Summer Vacation in an Infinite City; Kennedy talks "Superman: Infinite City"

Mon, March 21st, 2005 at 12:00am PST

Comic Books
Dave Richards, Staff Writer

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Metropolis keeps its chief defender, Superman, quite busy. However, The Man of Steel will long for the relative quiet of his hometown after he visits "Infinite City" a massive interdimensional municipality in the hard cover graphic novel, "Superman: Infinite City" by Mike Kennedey and artist Carlos Meglia, coming this June from DC Comics. CBR News spoke to Kennedy for the rundown on Superman's trip to "Infinite City'

Carlos Meglia, who previously collaborated with Kennedy on the mini-series "Star Wars: Underworld" for Dark Horse Comics, got him involved with "Superman: Infinite City." Kennedy said, "When Eddie Berganza approached Carlos about doing a Superman graphic novel, he asked which writer he'd like to work with, and it just seemed like a perfect opportunity for us to team up again."

Writing Superman was a little intimidating for Kennedy at first but working with other big name beloved pop culture icons on "Star Wars: Underworld" had taught Kennedy to relax, have fun and try to remain true to the core of the characters. "Superman is such a timeless icon representing so many things, not just Truth, Justice, and

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The American Way, but every reasonable, universal moral ideal on the list," Kennedy explained. "He is The Good Guy, pure and simple, but he also has this amazing humanity that allows him to recognize his own role and situation from the perspective of a curious, humble outsider. He's not above self-doubt or uncertainty, but the strength of his fiber always leads him to do what's right. His upbringing in simple -- small-town America sheltered him from many of the bad influences that can so often corrupt a person into a less-sensitive, self-centered individual. He's the citizen everyone around the world should strive to be, regardless of nationality."

Superman won't be going to Infinite City alone. His wife Lois Lane will accompany him. Kennedy believes that the relationship between Clark Kent and Lois Lane makes Superman a better hero. "Lois is the spunky, confident go-getter that we all admire. She has the strength to pursue the truth, even when there are massive obstacles standing in the way. She has a more worldly perspective than Clark, not just from her years as a reporter, but as a female as well. She's a great compliment to his innate goodness, and a great councilor when he's struck with uncertainty or doubt. And their love for each other is so wonderfully never-ending."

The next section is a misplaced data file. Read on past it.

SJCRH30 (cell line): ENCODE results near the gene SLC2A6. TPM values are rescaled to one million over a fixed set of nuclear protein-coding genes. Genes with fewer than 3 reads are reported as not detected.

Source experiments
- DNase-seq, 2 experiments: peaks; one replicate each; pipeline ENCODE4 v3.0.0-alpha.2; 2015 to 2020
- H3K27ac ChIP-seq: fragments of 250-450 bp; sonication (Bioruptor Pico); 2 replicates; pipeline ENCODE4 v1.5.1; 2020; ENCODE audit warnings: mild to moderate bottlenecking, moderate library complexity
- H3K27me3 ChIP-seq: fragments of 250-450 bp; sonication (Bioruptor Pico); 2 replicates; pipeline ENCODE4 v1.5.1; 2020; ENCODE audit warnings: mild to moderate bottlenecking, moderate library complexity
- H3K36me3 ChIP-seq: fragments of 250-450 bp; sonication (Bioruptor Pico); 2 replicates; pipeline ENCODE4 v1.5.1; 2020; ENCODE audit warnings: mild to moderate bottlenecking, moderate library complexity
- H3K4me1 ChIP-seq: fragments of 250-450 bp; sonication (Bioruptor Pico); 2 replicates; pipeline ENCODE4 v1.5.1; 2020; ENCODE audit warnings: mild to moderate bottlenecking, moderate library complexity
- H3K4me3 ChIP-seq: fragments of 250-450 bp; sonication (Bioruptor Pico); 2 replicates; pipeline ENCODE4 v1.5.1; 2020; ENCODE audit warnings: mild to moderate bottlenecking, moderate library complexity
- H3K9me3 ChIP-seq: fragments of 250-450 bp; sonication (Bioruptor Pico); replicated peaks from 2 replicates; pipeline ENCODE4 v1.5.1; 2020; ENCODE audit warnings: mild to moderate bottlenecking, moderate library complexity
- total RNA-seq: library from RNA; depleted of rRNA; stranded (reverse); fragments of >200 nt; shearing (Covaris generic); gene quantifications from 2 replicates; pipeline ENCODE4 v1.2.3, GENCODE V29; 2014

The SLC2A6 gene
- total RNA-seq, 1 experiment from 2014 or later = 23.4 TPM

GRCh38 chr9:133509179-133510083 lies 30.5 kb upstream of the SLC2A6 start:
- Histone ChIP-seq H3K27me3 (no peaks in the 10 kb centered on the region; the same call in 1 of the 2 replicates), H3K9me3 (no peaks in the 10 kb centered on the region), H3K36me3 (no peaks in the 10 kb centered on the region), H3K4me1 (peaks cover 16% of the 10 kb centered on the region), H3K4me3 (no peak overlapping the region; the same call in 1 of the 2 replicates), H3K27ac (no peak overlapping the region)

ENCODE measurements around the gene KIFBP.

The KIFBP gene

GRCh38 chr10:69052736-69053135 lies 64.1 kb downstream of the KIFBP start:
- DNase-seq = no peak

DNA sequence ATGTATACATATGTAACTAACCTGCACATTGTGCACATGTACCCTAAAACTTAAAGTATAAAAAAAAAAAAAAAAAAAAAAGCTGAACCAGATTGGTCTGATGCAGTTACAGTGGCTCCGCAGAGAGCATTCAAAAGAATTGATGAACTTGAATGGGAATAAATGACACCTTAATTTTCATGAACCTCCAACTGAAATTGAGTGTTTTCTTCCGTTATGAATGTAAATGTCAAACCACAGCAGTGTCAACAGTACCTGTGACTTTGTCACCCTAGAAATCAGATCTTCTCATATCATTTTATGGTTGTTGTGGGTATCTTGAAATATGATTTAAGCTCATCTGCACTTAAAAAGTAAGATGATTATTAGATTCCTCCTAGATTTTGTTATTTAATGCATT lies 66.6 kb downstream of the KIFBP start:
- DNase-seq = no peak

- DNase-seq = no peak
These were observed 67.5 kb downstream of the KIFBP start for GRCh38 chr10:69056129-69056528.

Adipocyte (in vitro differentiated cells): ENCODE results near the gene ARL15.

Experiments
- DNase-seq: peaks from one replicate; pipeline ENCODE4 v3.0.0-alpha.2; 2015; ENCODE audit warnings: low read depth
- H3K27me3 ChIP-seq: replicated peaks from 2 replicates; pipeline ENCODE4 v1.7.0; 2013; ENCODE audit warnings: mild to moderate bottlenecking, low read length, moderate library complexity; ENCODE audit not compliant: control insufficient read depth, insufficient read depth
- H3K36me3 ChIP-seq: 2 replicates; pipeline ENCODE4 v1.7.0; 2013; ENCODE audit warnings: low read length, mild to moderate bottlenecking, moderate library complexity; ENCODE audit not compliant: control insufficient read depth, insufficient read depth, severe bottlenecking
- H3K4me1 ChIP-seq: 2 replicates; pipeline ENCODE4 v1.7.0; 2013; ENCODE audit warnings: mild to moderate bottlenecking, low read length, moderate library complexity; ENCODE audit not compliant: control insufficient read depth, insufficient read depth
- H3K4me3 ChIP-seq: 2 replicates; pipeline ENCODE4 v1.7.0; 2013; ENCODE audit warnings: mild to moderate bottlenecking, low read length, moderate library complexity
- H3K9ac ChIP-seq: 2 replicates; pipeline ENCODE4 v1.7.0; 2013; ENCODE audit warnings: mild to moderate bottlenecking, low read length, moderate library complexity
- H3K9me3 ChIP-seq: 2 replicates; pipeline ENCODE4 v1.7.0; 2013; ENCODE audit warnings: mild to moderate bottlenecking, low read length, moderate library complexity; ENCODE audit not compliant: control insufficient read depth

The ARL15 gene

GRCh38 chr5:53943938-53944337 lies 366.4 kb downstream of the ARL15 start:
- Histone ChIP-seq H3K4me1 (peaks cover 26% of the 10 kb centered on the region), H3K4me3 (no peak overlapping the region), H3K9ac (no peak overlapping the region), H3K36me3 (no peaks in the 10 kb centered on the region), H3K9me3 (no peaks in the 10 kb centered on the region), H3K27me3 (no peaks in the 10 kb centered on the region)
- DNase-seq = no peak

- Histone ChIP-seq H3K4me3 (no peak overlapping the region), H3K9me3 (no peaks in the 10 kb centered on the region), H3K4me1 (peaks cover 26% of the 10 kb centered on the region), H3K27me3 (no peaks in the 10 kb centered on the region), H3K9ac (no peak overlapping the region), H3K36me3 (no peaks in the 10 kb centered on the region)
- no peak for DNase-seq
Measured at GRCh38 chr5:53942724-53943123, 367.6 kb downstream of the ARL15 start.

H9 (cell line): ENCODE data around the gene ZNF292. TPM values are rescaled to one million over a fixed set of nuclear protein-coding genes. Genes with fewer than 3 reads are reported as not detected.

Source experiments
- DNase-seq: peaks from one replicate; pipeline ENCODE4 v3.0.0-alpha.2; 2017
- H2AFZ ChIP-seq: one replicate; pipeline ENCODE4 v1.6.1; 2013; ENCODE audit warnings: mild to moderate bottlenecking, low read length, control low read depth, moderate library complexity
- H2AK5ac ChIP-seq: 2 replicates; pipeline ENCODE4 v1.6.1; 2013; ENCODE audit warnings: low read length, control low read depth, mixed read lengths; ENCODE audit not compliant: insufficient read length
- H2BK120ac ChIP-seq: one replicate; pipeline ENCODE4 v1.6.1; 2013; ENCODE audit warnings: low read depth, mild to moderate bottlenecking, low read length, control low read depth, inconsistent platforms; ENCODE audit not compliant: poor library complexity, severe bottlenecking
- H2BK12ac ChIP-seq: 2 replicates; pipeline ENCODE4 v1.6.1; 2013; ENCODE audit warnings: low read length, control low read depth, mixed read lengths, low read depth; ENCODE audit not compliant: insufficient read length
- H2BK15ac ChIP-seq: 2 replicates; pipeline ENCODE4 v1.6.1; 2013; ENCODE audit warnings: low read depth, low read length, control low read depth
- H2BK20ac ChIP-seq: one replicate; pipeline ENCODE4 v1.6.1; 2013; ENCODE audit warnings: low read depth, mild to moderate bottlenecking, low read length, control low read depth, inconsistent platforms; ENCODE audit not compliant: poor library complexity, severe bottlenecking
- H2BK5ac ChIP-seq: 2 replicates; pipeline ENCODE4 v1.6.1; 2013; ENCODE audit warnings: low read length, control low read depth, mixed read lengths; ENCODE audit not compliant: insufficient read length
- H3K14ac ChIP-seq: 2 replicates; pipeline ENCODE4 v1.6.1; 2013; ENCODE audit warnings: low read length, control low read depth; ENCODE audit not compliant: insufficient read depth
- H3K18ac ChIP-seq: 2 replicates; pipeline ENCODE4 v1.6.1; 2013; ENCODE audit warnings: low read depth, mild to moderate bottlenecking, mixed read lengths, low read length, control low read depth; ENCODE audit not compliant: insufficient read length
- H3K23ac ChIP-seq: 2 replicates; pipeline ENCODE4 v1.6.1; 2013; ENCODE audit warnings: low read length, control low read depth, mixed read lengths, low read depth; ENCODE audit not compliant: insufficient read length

Superman's journey to Infinite City begins with Clark Kent and Lois Lane pursuing a story for the Daily Planet. "The wedded reporters set out into the California desert to investigate the source of a devastating weapon recently unleashed on Metropolis, but what they discover is a doorway to a strange world where the laws of physics are vastly different from our own," Kennedy explained. "There, amazing things are common place, from magic and monsters to ray-guns and robots. Unfortunately, the stability of this dimension is extremely delicate, and uncontrolled passage in and out of the City could cause this entire reality to pop like a soap bubble. It's a dire situation that necessitates very strict laws of traffic, but there are conspiring forces that wish to visit Earth no matter what the risk. It's a madcap romp through a fascinating visual universe, as Lois is kidnapped, Superman deals with strangely altered powers, and a link to Krypton's final days is discovered. It's filled with colorful, dynamic characters, some of who might have a lot more in common with the Man of Steel than just a heroic posture… Without giving too much away, it might be safe to say that this book could offer one of DC's most bizarre family reunions."